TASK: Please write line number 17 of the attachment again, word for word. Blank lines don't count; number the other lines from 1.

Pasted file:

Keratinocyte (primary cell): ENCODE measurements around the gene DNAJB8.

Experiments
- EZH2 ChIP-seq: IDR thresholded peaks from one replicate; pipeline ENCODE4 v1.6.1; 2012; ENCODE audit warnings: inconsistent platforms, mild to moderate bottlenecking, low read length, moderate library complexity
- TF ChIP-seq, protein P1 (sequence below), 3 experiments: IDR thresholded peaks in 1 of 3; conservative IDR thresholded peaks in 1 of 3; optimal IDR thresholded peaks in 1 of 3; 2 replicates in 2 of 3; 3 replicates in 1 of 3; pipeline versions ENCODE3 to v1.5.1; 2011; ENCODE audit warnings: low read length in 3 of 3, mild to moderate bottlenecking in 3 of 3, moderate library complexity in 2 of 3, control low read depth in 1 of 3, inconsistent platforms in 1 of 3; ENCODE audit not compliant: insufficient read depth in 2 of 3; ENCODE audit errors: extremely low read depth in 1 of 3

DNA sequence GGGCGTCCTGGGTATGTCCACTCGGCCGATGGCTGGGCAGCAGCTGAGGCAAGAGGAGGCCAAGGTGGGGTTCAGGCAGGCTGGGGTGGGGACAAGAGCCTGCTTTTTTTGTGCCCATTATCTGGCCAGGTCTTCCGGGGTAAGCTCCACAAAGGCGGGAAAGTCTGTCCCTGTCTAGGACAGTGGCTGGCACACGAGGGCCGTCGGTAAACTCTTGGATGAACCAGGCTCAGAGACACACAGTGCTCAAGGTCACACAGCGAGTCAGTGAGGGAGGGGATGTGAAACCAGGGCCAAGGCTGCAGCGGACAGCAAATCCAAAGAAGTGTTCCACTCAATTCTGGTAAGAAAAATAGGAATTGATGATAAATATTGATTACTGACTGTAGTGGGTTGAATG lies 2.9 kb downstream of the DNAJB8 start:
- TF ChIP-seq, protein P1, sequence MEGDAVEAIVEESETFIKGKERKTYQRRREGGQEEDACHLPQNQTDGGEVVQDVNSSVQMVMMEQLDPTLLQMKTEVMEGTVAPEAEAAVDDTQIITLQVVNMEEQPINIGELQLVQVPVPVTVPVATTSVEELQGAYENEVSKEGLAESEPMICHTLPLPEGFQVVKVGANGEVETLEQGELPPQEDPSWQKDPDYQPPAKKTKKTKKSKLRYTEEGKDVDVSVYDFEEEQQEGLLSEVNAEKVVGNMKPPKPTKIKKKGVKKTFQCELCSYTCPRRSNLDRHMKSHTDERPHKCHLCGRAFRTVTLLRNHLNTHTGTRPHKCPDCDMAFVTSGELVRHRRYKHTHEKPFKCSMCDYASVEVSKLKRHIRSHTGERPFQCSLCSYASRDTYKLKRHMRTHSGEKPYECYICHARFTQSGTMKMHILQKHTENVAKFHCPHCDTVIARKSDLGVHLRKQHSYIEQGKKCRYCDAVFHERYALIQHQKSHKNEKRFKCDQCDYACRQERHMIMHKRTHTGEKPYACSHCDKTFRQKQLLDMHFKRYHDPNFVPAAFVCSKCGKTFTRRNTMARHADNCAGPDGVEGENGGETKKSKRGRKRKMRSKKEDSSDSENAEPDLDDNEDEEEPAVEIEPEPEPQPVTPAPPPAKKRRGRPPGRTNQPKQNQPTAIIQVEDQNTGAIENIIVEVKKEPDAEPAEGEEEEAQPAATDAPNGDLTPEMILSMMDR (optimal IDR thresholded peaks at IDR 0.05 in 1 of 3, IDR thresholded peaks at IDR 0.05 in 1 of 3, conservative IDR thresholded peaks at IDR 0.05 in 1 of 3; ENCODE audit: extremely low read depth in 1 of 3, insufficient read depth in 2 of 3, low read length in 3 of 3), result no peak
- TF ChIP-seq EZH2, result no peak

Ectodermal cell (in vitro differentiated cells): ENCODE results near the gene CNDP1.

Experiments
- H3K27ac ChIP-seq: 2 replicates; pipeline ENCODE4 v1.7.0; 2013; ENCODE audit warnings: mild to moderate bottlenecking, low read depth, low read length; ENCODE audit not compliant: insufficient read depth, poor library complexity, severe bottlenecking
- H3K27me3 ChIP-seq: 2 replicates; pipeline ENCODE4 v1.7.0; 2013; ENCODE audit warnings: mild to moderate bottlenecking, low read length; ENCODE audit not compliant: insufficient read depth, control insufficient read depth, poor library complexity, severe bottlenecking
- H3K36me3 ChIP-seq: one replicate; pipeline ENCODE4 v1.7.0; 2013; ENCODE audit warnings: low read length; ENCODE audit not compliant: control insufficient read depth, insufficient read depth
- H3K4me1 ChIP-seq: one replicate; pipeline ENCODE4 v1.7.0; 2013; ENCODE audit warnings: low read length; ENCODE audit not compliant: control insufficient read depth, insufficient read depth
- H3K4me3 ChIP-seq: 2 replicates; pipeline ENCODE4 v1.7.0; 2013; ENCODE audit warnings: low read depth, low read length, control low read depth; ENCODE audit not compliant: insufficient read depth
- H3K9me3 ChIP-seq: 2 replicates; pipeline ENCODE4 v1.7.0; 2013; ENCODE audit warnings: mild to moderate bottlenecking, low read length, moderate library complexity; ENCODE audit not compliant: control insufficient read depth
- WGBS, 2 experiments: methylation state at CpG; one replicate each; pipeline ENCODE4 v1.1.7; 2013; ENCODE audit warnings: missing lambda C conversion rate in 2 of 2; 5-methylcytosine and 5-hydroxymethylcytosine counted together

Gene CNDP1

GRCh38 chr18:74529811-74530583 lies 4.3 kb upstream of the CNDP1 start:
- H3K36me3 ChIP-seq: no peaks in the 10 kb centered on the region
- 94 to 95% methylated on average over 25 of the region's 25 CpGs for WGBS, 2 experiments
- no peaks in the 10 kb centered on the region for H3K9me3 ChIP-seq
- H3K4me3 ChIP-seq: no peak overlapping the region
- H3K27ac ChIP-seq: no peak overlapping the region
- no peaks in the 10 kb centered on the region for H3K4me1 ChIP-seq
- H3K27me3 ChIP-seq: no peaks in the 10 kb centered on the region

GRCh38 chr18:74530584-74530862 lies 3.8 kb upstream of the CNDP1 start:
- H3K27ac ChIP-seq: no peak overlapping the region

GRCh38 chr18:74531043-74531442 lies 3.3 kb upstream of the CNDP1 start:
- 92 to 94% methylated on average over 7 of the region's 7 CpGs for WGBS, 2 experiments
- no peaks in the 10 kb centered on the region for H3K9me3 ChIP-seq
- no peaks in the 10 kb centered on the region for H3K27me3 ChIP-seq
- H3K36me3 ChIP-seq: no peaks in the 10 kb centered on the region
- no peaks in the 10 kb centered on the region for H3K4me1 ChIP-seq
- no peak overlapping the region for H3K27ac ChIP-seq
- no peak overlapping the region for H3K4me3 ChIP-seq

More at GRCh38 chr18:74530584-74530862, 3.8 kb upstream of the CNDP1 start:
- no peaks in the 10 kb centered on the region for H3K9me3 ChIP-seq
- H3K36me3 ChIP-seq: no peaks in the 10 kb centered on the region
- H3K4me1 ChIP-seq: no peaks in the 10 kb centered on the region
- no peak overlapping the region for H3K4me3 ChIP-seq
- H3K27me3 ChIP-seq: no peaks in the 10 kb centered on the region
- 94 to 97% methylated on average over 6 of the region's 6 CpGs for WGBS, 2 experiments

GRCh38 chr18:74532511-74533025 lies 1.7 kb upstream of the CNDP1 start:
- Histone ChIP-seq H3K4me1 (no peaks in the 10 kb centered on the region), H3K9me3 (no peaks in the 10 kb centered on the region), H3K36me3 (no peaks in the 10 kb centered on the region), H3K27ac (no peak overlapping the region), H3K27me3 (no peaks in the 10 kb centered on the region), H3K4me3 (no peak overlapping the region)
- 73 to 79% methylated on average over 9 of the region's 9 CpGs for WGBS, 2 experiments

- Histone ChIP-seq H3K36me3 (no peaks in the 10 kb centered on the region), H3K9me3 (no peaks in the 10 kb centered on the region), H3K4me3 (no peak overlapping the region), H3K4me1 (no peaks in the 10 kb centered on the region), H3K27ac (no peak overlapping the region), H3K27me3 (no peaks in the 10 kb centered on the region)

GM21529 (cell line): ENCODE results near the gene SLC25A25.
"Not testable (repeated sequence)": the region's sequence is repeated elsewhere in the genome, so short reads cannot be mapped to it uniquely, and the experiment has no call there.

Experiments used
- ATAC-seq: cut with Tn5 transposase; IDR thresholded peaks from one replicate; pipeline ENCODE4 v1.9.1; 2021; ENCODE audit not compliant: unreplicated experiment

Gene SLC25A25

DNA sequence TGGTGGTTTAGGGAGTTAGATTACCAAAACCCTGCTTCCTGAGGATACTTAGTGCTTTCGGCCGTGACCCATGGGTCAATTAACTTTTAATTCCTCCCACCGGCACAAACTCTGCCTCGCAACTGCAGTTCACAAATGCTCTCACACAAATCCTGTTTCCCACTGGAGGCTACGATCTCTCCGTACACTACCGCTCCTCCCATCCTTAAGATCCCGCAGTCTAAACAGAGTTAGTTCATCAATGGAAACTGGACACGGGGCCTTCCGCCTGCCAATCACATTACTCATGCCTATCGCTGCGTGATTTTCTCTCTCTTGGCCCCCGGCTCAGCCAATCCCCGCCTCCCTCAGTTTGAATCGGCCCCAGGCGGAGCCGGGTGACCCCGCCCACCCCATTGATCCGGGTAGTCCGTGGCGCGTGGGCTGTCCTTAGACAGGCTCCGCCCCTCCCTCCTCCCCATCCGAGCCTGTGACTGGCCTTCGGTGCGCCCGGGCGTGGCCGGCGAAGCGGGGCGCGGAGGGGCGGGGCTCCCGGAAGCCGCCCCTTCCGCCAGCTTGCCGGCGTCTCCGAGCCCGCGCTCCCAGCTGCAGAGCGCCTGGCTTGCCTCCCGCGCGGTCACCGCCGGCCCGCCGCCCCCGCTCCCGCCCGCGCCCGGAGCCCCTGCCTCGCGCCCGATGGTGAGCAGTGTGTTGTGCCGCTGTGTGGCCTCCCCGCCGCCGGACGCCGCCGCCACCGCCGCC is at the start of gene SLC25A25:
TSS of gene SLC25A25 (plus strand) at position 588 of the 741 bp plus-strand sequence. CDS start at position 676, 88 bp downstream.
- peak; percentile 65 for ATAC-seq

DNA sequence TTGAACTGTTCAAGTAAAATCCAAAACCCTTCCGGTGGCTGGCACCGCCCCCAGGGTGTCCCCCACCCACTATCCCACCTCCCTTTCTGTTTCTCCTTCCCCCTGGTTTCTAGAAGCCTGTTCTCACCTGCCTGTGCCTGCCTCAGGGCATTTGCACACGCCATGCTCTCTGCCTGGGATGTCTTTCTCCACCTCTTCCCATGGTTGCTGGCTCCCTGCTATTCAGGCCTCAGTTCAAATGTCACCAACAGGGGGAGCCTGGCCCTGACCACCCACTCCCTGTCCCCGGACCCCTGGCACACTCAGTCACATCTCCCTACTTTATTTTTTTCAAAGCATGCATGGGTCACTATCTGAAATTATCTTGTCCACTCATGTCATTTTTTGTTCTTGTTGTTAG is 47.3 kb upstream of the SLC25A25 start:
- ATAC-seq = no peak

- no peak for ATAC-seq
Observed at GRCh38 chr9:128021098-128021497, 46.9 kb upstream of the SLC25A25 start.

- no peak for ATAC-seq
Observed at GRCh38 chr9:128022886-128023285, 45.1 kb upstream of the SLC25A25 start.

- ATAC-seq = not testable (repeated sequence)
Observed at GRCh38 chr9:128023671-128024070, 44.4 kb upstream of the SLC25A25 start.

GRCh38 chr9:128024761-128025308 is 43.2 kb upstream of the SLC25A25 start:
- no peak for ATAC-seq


Gene CNDP1